Nikon is expanding its BDC line to embrace the quieter side of shooting. In this side event, New York law enforcement officer and shooting competitor Brian Hogan takes, and makes, a 30-yard shot with the Nikon's new Bolt XR crossbow scope.
A participant kept an eye on long-range hits using the excellent Prostaff 5 Fieldscope. This top of the line long-range spotting scope is available with an 82 mm or 60 mm objective lens in a straight or angled-body configuration.
The Browning Silver Rifled Deer Stalker is a 12-gauge slug gun that really packs a punch. The Prostaff 2-7x32 Shotgun Hunter scope features the BDC 200 reticle, which is ideal for slug-hunting distances.
A variety of AR-15 rifles were wearing P-223 scopes for this event. The P-223 3-9x40 is versatile scope for a wide range of AR platforms, while the P-223 Carbine 3x32 is intended for the fast-handling shorter barrel AR rifles.
Gil Horman tackled a 200- and 300-yard target using a Thompson Center Encore. The single-shot pistol was chambered in .223 and fitted with a Prostaff 4-12x40 scope. The BDC reticle made the shift to the second target a snap.
Two members of each of the three-person teams strive to knock down a series of prairie dog plates using the Smith & Wesson M&P 15-22 chambered in .22 Long Rifle. The new P-22 2-7x32 scope with the BDC 150 reticle, designed with rimfire ARs in mind, kept the plates falling in rapid succession.
Gil Horman went prone to take a 600-yard shot using the Barrett Model 82 .50 BMG rifle topped with a Nikon Monarch X 4-16x50 scope. The 750-grain bullet struck the steel plate on the first try. It was a tough shot made much easier by the high-quality scope and rifle combination.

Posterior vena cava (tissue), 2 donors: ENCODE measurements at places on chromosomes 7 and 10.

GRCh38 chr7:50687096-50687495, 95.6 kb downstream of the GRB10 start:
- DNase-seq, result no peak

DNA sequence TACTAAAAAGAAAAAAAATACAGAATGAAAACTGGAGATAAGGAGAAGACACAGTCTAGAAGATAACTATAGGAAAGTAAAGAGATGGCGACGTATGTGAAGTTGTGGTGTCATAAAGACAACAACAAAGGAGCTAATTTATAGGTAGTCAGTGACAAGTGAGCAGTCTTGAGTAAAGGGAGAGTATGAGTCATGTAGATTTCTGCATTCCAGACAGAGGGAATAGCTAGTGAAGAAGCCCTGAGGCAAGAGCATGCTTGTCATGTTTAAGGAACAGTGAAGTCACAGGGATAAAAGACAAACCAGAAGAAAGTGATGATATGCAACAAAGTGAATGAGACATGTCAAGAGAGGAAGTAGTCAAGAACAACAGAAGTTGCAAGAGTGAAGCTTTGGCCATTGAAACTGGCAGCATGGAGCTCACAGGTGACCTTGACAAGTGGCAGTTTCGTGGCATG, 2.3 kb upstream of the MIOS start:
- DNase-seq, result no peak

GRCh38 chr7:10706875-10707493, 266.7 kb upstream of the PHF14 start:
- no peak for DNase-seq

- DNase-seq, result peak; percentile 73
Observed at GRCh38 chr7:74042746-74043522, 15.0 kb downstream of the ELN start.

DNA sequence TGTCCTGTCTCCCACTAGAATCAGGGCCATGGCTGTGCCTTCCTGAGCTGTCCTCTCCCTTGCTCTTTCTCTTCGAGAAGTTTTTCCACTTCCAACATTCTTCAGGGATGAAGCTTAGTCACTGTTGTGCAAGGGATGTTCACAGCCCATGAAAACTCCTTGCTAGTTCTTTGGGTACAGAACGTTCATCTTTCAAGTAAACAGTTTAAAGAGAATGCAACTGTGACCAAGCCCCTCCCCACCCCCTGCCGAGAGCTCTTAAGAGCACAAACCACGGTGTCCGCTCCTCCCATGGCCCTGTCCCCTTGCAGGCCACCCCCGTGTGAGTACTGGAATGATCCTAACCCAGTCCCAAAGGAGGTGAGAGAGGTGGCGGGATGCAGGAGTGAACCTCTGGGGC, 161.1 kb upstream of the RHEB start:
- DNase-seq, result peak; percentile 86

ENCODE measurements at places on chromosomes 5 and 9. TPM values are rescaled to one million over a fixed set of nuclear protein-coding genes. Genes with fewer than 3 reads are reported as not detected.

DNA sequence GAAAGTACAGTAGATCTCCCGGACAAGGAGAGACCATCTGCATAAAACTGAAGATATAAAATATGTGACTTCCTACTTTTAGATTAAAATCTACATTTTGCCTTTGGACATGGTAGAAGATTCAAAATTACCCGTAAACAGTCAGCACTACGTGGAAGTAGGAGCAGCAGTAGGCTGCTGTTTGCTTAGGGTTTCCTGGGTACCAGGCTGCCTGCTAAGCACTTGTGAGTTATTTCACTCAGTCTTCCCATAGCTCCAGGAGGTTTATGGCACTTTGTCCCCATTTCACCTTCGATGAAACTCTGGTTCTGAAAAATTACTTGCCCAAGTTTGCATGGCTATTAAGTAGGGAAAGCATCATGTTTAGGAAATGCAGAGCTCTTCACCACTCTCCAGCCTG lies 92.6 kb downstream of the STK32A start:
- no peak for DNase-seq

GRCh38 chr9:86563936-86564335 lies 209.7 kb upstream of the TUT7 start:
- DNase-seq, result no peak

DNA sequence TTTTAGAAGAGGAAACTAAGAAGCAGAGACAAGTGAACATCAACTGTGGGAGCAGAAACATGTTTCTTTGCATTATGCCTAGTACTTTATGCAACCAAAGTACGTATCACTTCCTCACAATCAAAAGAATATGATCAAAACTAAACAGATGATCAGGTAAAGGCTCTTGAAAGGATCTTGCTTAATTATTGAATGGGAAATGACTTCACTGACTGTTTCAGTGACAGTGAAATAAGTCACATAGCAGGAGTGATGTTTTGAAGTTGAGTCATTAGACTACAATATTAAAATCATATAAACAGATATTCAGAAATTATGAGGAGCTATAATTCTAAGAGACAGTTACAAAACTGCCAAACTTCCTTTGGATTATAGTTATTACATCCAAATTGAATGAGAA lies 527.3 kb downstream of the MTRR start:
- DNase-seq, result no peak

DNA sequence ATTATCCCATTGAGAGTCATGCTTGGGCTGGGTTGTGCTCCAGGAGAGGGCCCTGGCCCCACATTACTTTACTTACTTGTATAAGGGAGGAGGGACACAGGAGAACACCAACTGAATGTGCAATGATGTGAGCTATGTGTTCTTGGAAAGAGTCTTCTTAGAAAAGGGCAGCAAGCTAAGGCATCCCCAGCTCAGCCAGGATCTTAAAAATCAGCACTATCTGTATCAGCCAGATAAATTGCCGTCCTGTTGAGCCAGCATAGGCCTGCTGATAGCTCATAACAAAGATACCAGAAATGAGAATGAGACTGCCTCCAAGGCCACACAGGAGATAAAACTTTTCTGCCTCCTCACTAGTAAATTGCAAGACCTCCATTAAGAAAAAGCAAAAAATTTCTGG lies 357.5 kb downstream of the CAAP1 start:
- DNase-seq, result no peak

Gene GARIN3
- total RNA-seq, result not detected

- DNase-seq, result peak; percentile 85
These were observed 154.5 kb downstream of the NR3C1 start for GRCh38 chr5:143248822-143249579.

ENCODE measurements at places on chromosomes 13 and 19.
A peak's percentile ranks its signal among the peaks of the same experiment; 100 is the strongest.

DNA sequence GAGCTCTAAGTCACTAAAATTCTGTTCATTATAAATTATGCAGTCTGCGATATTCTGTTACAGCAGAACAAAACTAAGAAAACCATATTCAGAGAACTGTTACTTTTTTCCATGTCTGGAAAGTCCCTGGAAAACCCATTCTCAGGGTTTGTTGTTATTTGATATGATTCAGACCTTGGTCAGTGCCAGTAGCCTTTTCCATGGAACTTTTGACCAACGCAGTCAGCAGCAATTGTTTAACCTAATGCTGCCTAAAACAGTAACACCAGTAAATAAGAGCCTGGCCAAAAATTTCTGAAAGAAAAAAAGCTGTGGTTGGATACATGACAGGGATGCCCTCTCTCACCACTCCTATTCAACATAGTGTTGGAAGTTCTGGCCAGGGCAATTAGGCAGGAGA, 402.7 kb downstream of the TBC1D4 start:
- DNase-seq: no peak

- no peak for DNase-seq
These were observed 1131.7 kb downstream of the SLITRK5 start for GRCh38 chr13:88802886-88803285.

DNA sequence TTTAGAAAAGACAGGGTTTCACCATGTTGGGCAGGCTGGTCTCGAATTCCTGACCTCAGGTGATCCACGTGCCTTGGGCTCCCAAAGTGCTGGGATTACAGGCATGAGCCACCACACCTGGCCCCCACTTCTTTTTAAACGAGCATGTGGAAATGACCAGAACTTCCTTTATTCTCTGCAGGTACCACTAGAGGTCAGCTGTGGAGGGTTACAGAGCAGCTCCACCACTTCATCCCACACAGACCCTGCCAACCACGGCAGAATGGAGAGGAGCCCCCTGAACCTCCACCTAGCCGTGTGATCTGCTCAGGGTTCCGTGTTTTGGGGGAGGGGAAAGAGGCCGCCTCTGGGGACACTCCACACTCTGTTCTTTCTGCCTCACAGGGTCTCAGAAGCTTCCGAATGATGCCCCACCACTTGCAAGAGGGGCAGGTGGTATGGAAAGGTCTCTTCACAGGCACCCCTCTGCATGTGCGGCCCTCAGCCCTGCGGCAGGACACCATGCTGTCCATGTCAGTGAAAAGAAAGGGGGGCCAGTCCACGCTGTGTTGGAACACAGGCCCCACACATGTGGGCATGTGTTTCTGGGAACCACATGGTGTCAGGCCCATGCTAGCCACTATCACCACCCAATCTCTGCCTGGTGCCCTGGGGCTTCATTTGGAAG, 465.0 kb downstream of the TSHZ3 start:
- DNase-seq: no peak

Using the Spot On Ballistic Match program, shooters can calculate the precise aiming points on a BDC reticle by factoring in the type of Nikon riflescope being used, the shooting distance, ammunition caliber, bullet weight and atmospheric conditions. The program is available online, as an offline software package or as an app for the iPhone, iPad and Android devices.
Introduced in 2006, Nikon's Bullet Drop Compensation (BDC) Reticle utilizes multiple aiming points to allow shooters to instantly adjust for changes in target distance in the field without changing the settings of the scope. Circles are used instead of dots because the human eye naturally locates and focuses on the center of a circle. Instead of hiding the target under a dot, the eye looks through the circle onto the target, much like a rifle peep sight. The reticle eliminates the need for holdover and increases long-range accuracy.
Drawing members of the outdoor industry from all over the country, this year's event was held at the Spirit Ridge Rifle Golf Course in Morgan, Utah. It was the perfect location for participants to stretch shots out to 600-yards or more.